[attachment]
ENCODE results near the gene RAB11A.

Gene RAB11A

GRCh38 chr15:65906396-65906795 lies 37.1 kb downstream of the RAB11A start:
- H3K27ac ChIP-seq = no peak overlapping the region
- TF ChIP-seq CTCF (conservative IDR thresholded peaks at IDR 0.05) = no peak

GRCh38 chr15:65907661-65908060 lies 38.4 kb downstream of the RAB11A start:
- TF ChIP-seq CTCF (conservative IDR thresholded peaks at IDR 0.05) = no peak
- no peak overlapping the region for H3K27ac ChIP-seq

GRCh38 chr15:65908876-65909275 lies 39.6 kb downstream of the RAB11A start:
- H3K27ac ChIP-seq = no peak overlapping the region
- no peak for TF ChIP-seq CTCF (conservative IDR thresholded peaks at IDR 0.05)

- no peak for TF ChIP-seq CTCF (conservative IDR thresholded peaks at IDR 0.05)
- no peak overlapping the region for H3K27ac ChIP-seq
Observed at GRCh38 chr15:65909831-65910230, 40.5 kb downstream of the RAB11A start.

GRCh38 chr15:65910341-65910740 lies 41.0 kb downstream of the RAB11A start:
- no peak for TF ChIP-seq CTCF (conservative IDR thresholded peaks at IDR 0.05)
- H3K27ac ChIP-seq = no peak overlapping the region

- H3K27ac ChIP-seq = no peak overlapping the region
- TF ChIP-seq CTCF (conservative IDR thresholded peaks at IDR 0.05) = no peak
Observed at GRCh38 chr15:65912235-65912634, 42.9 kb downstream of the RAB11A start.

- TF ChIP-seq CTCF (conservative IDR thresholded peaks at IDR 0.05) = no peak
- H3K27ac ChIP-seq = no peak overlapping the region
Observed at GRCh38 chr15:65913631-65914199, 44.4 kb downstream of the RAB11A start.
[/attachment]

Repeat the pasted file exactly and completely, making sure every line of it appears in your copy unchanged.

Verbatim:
ENCODE results near the gene RAB11A.

Gene RAB11A

GRCh38 chr15:65906396-65906795 lies 37.1 kb downstream of the RAB11A start:
- H3K27ac ChIP-seq = no peak overlapping the region
- TF ChIP-seq CTCF (conservative IDR thresholded peaks at IDR 0.05) = no peak

GRCh38 chr15:65907661-65908060 lies 38.4 kb downstream of the RAB11A start:
- TF ChIP-seq CTCF (conservative IDR thresholded peaks at IDR 0.05) = no peak
- no peak overlapping the region for H3K27ac ChIP-seq

GRCh38 chr15:65908876-65909275 lies 39.6 kb downstream of the RAB11A start:
- H3K27ac ChIP-seq = no peak overlapping the region
- no peak for TF ChIP-seq CTCF (conservative IDR thresholded peaks at IDR 0.05)

- no peak for TF ChIP-seq CTCF (conservative IDR thresholded peaks at IDR 0.05)
- no peak overlapping the region for H3K27ac ChIP-seq
Observed at GRCh38 chr15:65909831-65910230, 40.5 kb downstream of the RAB11A start.

GRCh38 chr15:65910341-65910740 lies 41.0 kb downstream of the RAB11A start:
- no peak for TF ChIP-seq CTCF (conservative IDR thresholded peaks at IDR 0.05)
- H3K27ac ChIP-seq = no peak overlapping the region

- H3K27ac ChIP-seq = no peak overlapping the region
- TF ChIP-seq CTCF (conservative IDR thresholded peaks at IDR 0.05) = no peak
Observed at GRCh38 chr15:65912235-65912634, 42.9 kb downstream of the RAB11A start.

- TF ChIP-seq CTCF (conservative IDR thresholded peaks at IDR 0.05) = no peak
- H3K27ac ChIP-seq = no peak overlapping the region
Observed at GRCh38 chr15:65913631-65914199, 44.4 kb downstream of the RAB11A start.